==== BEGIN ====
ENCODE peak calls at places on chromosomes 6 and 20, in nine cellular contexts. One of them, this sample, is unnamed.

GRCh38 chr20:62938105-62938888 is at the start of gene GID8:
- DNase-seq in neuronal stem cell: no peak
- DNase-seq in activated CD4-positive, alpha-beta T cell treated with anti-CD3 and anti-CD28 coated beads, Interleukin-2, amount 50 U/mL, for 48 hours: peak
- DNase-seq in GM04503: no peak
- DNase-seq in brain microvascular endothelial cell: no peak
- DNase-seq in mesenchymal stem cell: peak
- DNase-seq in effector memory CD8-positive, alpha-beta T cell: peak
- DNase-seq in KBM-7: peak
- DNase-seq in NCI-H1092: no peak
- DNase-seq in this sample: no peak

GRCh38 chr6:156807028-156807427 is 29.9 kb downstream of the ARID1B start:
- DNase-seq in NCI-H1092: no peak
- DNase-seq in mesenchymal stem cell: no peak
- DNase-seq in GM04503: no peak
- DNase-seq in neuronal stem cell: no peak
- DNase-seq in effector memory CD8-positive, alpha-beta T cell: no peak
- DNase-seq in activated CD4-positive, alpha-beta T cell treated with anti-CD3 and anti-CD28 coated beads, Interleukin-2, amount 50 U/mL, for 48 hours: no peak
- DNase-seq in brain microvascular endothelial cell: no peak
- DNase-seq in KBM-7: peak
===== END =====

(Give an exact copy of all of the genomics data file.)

ENCODE peak calls at places on chromosomes 6 and 20, in nine cellular contexts. One of them, this sample, is unnamed.

GRCh38 chr20:62938105-62938888 is at the start of gene GID8:
- DNase-seq in neuronal stem cell: no peak
- DNase-seq in activated CD4-positive, alpha-beta T cell treated with anti-CD3 and anti-CD28 coated beads, Interleukin-2, amount 50 U/mL, for 48 hours: peak
- DNase-seq in GM04503: no peak
- DNase-seq in brain microvascular endothelial cell: no peak
- DNase-seq in mesenchymal stem cell: peak
- DNase-seq in effector memory CD8-positive, alpha-beta T cell: peak
- DNase-seq in KBM-7: peak
- DNase-seq in NCI-H1092: no peak
- DNase-seq in this sample: no peak

GRCh38 chr6:156807028-156807427 is 29.9 kb downstream of the ARID1B start:
- DNase-seq in NCI-H1092: no peak
- DNase-seq in mesenchymal stem cell: no peak
- DNase-seq in GM04503: no peak
- DNase-seq in neuronal stem cell: no peak
- DNase-seq in effector memory CD8-positive, alpha-beta T cell: no peak
- DNase-seq in activated CD4-positive, alpha-beta T cell treated with anti-CD3 and anti-CD28 coated beads, Interleukin-2, amount 50 U/mL, for 48 hours: no peak
- DNase-seq in brain microvascular endothelial cell: no peak
- DNase-seq in KBM-7: peak